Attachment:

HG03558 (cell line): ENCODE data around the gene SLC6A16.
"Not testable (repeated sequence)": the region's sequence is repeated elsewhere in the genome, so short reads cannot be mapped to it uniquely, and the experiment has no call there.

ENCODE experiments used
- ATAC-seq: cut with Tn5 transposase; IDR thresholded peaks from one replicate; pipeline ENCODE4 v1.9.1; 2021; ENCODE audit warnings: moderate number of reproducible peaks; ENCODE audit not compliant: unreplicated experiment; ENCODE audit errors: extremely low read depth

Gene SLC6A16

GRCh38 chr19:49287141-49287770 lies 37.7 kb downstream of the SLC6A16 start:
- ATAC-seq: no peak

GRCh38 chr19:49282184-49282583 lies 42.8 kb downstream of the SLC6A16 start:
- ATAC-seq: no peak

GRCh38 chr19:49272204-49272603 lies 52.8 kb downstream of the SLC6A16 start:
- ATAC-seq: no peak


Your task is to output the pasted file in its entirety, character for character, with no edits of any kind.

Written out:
HG03558 (cell line): ENCODE data around the gene SLC6A16.
"Not testable (repeated sequence)": the region's sequence is repeated elsewhere in the genome, so short reads cannot be mapped to it uniquely, and the experiment has no call there.

ENCODE experiments used
- ATAC-seq: cut with Tn5 transposase; IDR thresholded peaks from one replicate; pipeline ENCODE4 v1.9.1; 2021; ENCODE audit warnings: moderate number of reproducible peaks; ENCODE audit not compliant: unreplicated experiment; ENCODE audit errors: extremely low read depth

Gene SLC6A16

GRCh38 chr19:49287141-49287770 lies 37.7 kb downstream of the SLC6A16 start:
- ATAC-seq: no peak

GRCh38 chr19:49282184-49282583 lies 42.8 kb downstream of the SLC6A16 start:
- ATAC-seq: no peak

GRCh38 chr19:49272204-49272603 lies 52.8 kb downstream of the SLC6A16 start:
- ATAC-seq: no peak